A handmade music video of approx 1250 paintings on paper for DISCO by RALF HILDENBEUTEL from the longplayer MOODS and EP MOODS - RETOUCHED THEMES. ralfhildenbeutel.com Directed by BORIS SEEWALD borisseewald.de

Animation MIWHA SEEWALD BORIS SEEWALD MINA SURI SEEWALD

Dancers ALTHEA CORLETT SIMONE SCHMIDT

Photography GEORG SIMBENI

Produced by SEEWALD & HANNA

Label REBECCA & NATHAN

© 2016 Seewald & Hanna UG ℗ 2015 Ralf Hildenbeutel

Disco

This new music video for composer Ralf Hildenbeutel's track Disco was created from over 1,200 individually hand-painted frames. Directed by Boris Seewald, the clip uses an animation technique called rotoscoping to turn the real-life movements of dancers Althea Corlett and Simone Schmidt into a series of drawings and paintings to make each scene. Despite the wild variety of mediums and techniques used in the hundreds of sketches, the frame to frame continuity almost serves to enhance and accentuate the motions of the dancers.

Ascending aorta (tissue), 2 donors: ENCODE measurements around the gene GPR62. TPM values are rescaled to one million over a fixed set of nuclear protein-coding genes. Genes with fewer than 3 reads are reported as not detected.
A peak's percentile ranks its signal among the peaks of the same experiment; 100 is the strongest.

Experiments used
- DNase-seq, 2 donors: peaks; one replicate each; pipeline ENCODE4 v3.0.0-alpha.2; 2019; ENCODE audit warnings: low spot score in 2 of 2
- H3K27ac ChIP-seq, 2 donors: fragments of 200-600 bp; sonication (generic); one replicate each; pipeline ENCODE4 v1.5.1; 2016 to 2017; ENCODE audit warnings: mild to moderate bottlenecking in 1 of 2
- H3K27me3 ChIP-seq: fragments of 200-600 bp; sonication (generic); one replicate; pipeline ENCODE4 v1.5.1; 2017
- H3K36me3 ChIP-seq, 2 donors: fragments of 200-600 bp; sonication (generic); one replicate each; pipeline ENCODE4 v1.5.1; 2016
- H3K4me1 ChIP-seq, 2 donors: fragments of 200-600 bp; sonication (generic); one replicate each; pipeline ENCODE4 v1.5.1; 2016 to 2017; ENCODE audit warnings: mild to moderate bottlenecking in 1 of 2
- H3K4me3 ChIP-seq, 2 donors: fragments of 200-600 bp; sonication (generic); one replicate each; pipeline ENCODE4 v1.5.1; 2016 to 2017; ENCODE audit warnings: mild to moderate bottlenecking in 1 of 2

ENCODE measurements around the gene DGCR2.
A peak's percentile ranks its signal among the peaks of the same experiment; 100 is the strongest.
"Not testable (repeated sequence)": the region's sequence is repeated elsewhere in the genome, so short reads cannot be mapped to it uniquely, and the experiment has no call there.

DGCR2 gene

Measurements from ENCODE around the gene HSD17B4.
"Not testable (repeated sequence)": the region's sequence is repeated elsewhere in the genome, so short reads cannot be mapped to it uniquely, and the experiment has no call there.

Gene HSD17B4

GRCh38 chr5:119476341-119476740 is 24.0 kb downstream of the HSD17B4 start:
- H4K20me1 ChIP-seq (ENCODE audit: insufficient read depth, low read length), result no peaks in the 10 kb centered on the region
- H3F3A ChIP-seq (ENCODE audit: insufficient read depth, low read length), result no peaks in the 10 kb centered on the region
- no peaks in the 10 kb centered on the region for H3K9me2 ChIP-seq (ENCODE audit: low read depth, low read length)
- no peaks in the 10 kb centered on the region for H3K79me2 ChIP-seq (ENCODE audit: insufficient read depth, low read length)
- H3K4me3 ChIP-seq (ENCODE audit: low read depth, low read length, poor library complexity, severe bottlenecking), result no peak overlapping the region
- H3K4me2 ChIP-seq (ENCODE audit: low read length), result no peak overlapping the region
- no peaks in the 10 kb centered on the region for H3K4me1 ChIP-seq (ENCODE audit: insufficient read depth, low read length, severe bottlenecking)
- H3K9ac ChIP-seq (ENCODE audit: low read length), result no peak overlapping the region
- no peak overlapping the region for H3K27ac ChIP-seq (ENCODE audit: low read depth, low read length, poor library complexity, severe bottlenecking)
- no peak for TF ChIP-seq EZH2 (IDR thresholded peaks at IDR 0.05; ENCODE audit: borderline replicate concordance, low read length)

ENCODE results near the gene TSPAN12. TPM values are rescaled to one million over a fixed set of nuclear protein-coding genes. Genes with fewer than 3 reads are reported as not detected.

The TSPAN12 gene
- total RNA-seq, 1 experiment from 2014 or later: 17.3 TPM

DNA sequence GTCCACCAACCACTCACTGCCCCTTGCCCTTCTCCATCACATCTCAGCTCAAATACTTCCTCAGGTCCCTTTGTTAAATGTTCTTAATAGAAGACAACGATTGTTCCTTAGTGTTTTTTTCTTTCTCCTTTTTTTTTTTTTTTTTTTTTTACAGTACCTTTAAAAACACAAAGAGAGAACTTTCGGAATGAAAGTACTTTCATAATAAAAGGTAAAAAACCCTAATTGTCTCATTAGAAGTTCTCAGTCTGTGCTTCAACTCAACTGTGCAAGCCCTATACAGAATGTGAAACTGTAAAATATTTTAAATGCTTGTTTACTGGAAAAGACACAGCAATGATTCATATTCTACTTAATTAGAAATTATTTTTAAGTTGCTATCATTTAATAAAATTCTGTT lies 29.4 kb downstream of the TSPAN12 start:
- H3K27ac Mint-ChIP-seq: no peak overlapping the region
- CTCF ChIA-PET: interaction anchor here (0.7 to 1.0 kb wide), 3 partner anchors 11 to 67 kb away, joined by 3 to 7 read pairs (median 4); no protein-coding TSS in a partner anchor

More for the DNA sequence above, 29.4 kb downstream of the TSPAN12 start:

Rotoscoping is a form of animation where live video is translated into hand-drawn animation stills with the help of a projector or transparencies. Some more notable examples from pop culture include several scenes from both of Disney’s Snow White and Peter Pan, or the 1984 music video for Ah Ha’s Take On Me.

Disco was animated by Boris, Mina, and Mihwa Seewald, and filmed by Georg Simbeni. (via Vimeo Staff Picks)

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Imagine a “Bill and Ted’s Excellent Adventure” type situation where a young punk rock kid from Brooklyn finds himself time traveling back to 17th century Holland and stumbles into the painting studio of one of the classic Dutch Masters. Accepting this odd twist of fate, he dutifully studies the teachings and techniques of his mentor and eventually breaks out on his own, painting images of his earlier life in the future. Pure fiction perhaps, but the result is all real. Dan Witz has been painting just such work in his New York studio for decades. Masterfully composed scenes of epic mosh pits pieced together from reference photos take by the artist himself at punk-rock shows are painted with the detail and delicacy he cultivated during his studies as a classical painter.